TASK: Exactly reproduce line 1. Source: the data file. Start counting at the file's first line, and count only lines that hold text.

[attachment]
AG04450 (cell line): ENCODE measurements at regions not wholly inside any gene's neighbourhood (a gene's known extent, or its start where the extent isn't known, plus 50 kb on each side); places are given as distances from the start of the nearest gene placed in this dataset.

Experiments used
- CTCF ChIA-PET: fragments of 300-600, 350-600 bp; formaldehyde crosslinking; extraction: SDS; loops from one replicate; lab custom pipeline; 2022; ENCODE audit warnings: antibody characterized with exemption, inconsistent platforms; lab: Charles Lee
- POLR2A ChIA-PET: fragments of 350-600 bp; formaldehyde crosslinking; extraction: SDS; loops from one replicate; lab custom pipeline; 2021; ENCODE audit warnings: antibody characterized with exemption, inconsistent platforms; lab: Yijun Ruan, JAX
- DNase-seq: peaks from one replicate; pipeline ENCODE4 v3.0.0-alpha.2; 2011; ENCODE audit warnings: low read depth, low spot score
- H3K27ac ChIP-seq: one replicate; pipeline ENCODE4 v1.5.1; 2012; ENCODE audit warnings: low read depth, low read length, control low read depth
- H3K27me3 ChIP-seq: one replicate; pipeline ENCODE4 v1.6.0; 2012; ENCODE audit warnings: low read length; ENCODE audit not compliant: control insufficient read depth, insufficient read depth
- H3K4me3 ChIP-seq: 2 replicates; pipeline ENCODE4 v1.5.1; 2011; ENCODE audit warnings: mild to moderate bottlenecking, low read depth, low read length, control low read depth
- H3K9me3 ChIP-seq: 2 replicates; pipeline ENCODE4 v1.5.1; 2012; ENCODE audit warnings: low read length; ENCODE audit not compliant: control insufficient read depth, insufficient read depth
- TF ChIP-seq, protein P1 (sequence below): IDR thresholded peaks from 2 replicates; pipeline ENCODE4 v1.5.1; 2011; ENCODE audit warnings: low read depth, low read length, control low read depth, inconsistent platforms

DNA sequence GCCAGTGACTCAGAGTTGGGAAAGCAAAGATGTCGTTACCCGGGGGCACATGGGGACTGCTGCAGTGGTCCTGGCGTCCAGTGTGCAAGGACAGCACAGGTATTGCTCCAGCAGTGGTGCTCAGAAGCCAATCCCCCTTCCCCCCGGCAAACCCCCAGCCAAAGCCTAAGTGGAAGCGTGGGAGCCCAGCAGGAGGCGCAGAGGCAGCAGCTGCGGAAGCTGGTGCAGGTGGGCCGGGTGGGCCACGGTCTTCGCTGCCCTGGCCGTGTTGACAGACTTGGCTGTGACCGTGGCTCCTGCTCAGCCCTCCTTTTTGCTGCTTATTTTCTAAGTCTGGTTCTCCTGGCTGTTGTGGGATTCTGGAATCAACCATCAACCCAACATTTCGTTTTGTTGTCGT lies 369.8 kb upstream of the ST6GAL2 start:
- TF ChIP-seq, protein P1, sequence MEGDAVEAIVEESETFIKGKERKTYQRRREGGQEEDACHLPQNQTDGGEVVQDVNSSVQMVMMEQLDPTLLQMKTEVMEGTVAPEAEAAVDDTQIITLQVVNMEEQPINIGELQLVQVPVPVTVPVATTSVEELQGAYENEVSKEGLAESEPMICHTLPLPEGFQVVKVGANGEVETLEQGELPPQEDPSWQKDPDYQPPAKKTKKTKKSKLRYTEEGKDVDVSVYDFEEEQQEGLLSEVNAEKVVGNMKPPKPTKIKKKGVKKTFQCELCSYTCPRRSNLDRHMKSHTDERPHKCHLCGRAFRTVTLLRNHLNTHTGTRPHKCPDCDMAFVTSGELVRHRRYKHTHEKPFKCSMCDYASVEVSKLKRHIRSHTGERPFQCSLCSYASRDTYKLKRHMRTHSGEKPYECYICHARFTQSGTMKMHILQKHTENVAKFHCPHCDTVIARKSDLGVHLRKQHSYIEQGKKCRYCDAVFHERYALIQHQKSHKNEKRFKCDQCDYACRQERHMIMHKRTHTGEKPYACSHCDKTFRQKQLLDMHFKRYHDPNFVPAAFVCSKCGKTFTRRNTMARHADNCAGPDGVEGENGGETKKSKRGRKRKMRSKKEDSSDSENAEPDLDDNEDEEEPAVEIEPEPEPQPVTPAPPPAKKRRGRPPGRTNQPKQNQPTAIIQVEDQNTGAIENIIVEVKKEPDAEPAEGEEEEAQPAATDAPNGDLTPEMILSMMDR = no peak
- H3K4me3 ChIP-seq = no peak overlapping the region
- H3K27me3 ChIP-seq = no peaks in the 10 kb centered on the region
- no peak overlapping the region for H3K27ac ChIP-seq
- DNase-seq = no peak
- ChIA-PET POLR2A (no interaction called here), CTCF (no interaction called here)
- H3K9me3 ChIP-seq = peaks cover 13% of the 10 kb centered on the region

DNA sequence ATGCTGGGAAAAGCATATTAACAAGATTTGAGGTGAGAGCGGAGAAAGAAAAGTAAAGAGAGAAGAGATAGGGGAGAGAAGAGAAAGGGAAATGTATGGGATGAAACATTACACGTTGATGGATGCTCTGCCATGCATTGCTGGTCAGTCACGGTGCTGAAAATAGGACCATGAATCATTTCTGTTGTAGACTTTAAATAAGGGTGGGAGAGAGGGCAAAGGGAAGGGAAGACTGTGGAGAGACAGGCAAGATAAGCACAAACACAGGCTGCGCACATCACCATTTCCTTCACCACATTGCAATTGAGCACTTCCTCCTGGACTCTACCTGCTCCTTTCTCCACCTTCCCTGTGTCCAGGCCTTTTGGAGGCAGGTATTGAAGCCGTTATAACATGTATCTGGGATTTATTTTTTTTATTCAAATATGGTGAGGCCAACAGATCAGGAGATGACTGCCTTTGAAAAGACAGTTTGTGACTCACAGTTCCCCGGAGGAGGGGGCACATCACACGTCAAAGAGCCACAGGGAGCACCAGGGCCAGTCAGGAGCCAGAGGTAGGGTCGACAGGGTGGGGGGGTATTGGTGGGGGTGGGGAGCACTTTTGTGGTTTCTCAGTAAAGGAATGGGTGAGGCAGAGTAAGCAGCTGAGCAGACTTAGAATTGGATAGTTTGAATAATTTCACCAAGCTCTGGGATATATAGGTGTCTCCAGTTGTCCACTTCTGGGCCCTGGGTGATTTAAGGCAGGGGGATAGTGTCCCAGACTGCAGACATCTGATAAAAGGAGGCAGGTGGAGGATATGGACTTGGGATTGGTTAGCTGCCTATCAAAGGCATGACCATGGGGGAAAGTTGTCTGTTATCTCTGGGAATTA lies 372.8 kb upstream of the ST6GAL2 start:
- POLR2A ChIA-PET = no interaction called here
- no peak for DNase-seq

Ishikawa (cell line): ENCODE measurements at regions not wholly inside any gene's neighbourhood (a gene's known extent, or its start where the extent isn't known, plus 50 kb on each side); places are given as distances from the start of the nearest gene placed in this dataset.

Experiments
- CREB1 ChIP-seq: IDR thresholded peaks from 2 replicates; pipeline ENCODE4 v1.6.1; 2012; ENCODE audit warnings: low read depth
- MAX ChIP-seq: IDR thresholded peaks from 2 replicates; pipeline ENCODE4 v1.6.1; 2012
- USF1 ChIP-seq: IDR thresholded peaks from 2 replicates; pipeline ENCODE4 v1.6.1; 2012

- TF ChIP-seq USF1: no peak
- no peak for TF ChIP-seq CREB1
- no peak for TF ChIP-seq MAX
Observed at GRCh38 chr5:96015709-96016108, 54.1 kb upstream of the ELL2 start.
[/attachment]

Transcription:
AG04450 (cell line): ENCODE measurements at regions not wholly inside any gene's neighbourhood (a gene's known extent, or its start where the extent isn't known, plus 50 kb on each side); places are given as distances from the start of the nearest gene placed in this dataset.